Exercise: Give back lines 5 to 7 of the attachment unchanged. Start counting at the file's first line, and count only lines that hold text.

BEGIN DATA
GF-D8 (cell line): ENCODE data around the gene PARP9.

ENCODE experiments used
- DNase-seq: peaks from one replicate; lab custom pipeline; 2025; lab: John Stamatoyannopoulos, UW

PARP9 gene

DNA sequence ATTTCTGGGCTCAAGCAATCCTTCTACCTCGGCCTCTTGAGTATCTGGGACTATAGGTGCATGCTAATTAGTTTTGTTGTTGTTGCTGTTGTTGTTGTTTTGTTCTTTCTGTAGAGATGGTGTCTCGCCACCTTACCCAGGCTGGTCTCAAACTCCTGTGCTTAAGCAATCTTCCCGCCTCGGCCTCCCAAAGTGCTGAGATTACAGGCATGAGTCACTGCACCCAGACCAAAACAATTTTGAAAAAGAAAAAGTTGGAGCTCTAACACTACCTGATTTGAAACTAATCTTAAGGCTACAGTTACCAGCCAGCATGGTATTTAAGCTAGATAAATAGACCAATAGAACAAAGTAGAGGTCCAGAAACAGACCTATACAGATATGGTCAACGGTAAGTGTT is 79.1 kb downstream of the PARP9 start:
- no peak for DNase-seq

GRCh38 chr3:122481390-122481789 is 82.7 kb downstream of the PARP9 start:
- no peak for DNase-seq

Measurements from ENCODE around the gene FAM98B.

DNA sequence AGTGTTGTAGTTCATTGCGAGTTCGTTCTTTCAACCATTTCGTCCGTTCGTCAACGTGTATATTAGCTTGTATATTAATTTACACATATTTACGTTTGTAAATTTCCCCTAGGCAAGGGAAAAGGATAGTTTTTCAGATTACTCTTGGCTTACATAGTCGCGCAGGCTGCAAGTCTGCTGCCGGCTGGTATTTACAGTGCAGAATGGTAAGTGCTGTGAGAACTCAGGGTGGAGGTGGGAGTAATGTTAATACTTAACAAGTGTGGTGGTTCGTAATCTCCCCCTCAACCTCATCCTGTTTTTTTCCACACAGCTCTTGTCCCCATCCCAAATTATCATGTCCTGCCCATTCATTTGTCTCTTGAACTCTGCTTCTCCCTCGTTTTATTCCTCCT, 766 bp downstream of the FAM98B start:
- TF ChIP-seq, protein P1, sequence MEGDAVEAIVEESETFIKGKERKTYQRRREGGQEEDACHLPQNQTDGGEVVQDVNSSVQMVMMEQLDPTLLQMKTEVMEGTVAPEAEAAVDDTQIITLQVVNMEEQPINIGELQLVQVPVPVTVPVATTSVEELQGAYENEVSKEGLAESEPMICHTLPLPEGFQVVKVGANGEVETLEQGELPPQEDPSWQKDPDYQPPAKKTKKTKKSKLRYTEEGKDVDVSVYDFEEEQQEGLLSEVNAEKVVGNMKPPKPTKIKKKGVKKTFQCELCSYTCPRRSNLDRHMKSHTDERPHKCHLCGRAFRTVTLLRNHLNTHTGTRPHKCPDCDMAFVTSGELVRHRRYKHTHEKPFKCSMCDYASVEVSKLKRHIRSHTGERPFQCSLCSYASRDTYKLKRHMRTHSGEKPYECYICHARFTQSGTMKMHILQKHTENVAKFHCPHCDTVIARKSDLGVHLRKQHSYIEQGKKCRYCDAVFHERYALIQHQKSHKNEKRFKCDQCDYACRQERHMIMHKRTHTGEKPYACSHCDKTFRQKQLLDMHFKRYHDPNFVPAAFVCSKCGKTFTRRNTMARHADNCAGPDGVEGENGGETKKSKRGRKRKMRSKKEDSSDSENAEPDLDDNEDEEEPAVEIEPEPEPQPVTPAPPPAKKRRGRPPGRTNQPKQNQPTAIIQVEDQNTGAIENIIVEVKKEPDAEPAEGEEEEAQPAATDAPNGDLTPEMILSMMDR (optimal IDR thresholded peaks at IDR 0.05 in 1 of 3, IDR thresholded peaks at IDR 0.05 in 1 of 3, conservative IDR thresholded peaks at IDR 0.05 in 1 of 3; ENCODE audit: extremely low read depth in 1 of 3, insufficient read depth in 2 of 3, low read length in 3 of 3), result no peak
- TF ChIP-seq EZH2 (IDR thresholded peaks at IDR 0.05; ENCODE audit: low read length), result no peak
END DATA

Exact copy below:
DNA sequence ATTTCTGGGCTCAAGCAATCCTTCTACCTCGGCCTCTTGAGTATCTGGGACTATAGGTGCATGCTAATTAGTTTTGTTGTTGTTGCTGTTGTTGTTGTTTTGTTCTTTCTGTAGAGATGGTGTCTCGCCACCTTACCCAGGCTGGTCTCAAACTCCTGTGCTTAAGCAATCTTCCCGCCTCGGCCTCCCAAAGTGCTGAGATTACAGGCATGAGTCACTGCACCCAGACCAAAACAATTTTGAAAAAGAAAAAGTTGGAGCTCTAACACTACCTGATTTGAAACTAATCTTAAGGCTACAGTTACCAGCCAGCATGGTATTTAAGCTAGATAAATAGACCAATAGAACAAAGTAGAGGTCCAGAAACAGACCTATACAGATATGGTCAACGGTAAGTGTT is 79.1 kb downstream of the PARP9 start:
- no peak for DNase-seq

GRCh38 chr3:122481390-122481789 is 82.7 kb downstream of the PARP9 start: